Using images of sand dunes on Mars captured by NASA's Mars Reconnaissance Orbiter, a group of planetary scientists have shown that some of these structures migrate.
Focussing on two regions on the Red Planet, right near the equator, they found that sprawling heaps of sand which they term as "megaripples" make stealthy movements from point to point of the Martian surface. Sometimes, these dunes move slow enough that it could easily escape one's notice in visuals and maps.
The team poured through images of two sites on Mars. Almost 1,100 of these "megaripples" were seen the McLaughlin crater " a complex crater around 92km wide that formed on Mars some 4 billion years ago, from images taken 7.6 years apart. Another 300 of these shifting sands were seen in the Nili Fossae region which is one of the most enigmatic regions on Mars, from images taken 9.4 years apart.
In both regions, they found were multiple signatures of movement in time-lapse images of each site taken years apart. These megaripples appeared to be moving at a crawling rate of about 10 centimeters every year, as per the study published in the Journal of Geophysical Research: Planets.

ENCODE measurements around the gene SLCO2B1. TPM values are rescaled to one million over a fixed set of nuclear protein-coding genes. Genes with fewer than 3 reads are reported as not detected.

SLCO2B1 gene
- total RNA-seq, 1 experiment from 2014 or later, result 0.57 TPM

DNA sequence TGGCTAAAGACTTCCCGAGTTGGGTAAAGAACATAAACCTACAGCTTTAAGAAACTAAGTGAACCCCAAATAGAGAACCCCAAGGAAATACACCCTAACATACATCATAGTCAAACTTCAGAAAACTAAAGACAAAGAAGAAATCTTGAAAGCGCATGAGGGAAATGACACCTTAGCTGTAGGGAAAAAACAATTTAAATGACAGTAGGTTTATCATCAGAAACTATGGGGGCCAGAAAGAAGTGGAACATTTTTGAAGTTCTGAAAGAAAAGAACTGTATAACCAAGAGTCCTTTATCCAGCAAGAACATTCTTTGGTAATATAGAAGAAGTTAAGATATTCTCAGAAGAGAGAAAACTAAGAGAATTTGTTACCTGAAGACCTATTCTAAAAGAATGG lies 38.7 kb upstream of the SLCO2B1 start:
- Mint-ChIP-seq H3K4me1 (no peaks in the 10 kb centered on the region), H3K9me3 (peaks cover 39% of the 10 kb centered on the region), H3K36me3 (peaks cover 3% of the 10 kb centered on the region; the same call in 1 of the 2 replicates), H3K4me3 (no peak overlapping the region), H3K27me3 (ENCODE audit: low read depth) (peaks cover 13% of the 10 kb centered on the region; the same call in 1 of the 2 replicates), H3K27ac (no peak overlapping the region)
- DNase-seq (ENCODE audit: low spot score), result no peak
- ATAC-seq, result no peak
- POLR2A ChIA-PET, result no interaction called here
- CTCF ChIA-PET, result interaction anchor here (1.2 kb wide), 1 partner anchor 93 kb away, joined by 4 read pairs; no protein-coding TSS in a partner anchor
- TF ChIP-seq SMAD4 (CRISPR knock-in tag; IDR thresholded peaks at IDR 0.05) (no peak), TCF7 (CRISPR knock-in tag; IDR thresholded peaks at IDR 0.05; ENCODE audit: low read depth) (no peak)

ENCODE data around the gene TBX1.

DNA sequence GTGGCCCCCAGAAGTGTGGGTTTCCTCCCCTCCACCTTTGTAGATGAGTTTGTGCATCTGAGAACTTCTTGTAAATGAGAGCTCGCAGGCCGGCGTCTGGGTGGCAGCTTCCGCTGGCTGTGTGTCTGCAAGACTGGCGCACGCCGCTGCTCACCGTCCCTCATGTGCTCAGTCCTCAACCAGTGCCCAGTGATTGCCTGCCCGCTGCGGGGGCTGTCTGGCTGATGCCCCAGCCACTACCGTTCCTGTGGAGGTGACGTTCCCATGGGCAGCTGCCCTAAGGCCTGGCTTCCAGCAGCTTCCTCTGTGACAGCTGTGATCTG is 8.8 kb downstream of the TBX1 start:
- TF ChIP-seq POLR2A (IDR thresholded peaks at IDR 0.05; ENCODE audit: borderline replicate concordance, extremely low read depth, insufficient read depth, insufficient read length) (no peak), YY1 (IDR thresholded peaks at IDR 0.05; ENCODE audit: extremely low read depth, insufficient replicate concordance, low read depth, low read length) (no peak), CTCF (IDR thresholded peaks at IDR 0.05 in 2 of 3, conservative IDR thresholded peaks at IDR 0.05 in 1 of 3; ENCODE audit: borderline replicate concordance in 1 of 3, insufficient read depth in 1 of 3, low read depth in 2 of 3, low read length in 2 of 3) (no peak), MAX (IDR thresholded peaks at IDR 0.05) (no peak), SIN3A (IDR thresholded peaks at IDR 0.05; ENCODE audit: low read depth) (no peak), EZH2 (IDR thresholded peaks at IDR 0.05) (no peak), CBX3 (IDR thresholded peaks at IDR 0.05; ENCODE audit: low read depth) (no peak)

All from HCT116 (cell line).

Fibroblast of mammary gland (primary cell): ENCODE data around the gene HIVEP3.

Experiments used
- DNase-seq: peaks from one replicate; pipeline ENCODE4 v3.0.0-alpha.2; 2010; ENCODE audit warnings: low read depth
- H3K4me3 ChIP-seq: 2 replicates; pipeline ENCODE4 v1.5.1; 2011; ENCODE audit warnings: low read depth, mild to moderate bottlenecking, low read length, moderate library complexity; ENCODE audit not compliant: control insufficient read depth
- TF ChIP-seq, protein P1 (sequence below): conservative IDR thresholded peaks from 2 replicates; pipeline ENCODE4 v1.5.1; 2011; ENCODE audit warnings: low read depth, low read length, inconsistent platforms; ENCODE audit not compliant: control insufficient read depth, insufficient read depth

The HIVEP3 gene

Modern bedforms on Mars called megaripples, seen in this 2019 MRO image, have likely been active over long timescales and have migrated in the recent past. Image: Mars Reconnaissance Orbiter/NASA
This discovery goes against some long-held beliefs about textured dunes on Mars being stationary, about this "megaripples" haven't moved since they formed many hundreds to thousands of years ago.
Some researchers are surprised that these Martian megaripples move at all. As of decades ago, there was no evidence to show that sands on Mars were mobile, planetary geologist at the Smithsonian Institution's Air and Space Museum, Jim Zimbelman told Science.
"None of us thought that the winds were strong enough."